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Algeria appeals to U.S. for systems to combat insurgents

SPECIAL TO WORLD TRIBUNE.COM
Friday, January 24, 2003

CAIRO Algeria has pressed the United States for the sale of combat military systems to help fight Islamic insurgents.

Officials said Algeria has asked for lethal systems that would help Algerian troops locate and target insurgents in all times and weather. They said the heavy casualties inflicted on the military reflects Algeria's lack of night-vision and all-weather equipment.

The Sawt Al Ahrar daily, published by the ruling National Liberation Front, reported that the military has prepared an offensive against Islamic insurgents based on the expectation that Algeria would receive "advanced weapons from Washington within the next few days." The daily did not describe the weapons.

The Algerian request would allow the military's helicopters, armored vehicles and aircraft to perform night missions in the mountainous regions of eastern Algeria. Officials said the equipment would include command, control and communications systems as well as sensors and night-vision sights.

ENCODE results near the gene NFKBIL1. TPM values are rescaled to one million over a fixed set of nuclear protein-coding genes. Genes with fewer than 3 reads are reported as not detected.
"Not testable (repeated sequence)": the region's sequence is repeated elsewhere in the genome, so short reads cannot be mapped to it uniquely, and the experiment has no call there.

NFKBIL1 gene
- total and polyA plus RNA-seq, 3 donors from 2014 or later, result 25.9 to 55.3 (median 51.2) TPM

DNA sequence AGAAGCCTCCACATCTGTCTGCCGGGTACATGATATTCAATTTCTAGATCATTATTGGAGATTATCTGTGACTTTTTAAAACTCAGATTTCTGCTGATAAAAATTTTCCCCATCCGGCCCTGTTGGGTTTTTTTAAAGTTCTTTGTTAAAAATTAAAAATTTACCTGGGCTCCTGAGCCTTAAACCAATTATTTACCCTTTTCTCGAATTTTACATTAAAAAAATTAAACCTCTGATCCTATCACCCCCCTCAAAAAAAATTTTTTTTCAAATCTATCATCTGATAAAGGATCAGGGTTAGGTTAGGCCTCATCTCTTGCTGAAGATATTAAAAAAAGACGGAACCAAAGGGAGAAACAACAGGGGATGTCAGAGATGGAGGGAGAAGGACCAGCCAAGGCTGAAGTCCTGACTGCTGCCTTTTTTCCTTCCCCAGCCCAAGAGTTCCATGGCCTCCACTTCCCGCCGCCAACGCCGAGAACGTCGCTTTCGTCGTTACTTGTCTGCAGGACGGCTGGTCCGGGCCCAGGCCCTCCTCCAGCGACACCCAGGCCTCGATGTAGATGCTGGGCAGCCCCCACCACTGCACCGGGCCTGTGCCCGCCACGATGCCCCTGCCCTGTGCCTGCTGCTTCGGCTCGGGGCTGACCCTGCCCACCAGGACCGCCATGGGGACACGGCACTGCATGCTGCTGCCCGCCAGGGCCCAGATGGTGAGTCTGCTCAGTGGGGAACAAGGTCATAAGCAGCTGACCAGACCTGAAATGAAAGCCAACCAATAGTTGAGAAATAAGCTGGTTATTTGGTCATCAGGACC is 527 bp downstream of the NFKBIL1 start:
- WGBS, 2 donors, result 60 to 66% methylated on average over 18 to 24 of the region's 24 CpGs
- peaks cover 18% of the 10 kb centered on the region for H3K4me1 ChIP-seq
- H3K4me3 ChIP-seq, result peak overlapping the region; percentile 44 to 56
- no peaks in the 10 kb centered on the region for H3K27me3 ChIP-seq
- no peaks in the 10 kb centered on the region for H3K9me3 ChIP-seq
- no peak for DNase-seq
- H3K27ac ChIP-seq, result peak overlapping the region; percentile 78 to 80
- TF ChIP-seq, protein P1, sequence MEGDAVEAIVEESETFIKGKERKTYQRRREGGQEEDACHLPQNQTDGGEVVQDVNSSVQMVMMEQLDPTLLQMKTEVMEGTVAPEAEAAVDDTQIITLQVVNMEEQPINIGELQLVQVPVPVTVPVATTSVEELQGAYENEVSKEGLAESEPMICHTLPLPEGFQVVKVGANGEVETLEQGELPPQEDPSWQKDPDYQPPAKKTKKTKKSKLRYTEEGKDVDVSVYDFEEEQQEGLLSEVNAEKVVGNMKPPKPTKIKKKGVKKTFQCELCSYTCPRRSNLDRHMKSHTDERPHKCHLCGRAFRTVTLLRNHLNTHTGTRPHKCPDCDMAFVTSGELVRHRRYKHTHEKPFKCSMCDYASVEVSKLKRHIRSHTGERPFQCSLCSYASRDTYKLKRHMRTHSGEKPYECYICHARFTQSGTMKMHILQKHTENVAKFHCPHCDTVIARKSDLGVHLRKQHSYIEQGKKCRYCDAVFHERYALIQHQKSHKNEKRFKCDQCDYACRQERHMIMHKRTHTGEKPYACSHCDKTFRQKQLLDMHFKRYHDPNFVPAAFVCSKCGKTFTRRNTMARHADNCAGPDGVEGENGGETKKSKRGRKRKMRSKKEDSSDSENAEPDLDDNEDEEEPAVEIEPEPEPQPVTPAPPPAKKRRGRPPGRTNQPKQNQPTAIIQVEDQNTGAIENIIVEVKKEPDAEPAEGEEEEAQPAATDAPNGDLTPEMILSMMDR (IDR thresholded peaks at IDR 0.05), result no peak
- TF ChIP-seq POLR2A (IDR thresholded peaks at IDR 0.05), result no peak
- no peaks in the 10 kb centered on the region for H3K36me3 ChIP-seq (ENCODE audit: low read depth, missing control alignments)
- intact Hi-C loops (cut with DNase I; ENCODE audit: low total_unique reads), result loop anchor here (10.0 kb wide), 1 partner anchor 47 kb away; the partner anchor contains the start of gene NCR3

The United States has acknowledged selling a range of non-lethal military equipment to Algeria. These include ground control radars for civil aviation, small aircraft for border security, spare parts for C-130 aircraft, radios and Humvee military vehicles.

The Bush administration has also approved the export of night-vision goggles for the Algerian army. But officials said the goggles have not yet been delivered.

In Washington, State Department spokesman Richard Boucher again reviewed Washington's help to Algiers to fight Islamic insurgents. Boucher said the United States plans to increase military aid to Algiers in fiscal 2003.

The aid would amount to $550,000 and focus on training Algerian soldiers in English language kills and officer courses. Boucher said 41 Algerian soldiers will be enrolled in the programs.

"Algeria has also on occasion asked to purchase military equipment from the United States," Boucher said. "We evaluate those requests on a case-by-case basis in light of U.S. interests. No exports of lethal equipment have been approved."

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